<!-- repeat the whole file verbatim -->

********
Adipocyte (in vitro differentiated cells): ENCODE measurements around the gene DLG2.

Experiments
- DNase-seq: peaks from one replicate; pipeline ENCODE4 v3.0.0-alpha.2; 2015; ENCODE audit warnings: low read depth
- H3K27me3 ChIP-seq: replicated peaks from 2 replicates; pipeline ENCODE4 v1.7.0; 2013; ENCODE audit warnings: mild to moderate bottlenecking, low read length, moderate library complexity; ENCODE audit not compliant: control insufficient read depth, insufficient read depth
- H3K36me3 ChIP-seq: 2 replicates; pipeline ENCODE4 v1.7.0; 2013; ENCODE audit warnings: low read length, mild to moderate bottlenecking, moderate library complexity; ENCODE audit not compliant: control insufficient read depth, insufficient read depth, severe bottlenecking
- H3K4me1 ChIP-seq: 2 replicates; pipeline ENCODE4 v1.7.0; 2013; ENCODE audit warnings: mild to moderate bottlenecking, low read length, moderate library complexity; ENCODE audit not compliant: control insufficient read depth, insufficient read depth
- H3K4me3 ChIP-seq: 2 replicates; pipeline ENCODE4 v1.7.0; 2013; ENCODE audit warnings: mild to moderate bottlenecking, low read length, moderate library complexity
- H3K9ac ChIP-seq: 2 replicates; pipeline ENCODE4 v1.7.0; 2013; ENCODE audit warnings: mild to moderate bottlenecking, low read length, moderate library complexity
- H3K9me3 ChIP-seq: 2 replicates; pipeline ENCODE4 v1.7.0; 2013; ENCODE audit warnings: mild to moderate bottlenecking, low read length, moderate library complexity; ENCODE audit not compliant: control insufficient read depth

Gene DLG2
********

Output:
Adipocyte (in vitro differentiated cells): ENCODE measurements around the gene DLG2.

Experiments
- DNase-seq: peaks from one replicate; pipeline ENCODE4 v3.0.0-alpha.2; 2015; ENCODE audit warnings: low read depth
- H3K27me3 ChIP-seq: replicated peaks from 2 replicates; pipeline ENCODE4 v1.7.0; 2013; ENCODE audit warnings: mild to moderate bottlenecking, low read length, moderate library complexity; ENCODE audit not compliant: control insufficient read depth, insufficient read depth
- H3K36me3 ChIP-seq: 2 replicates; pipeline ENCODE4 v1.7.0; 2013; ENCODE audit warnings: low read length, mild to moderate bottlenecking, moderate library complexity; ENCODE audit not compliant: control insufficient read depth, insufficient read depth, severe bottlenecking
- H3K4me1 ChIP-seq: 2 replicates; pipeline ENCODE4 v1.7.0; 2013; ENCODE audit warnings: mild to moderate bottlenecking, low read length, moderate library complexity; ENCODE audit not compliant: control insufficient read depth, insufficient read depth
- H3K4me3 ChIP-seq: 2 replicates; pipeline ENCODE4 v1.7.0; 2013; ENCODE audit warnings: mild to moderate bottlenecking, low read length, moderate library complexity
- H3K9ac ChIP-seq: 2 replicates; pipeline ENCODE4 v1.7.0; 2013; ENCODE audit warnings: mild to moderate bottlenecking, low read length, moderate library complexity
- H3K9me3 ChIP-seq: 2 replicates; pipeline ENCODE4 v1.7.0; 2013; ENCODE audit warnings: mild to moderate bottlenecking, low read length, moderate library complexity; ENCODE audit not compliant: control insufficient read depth

Gene DLG2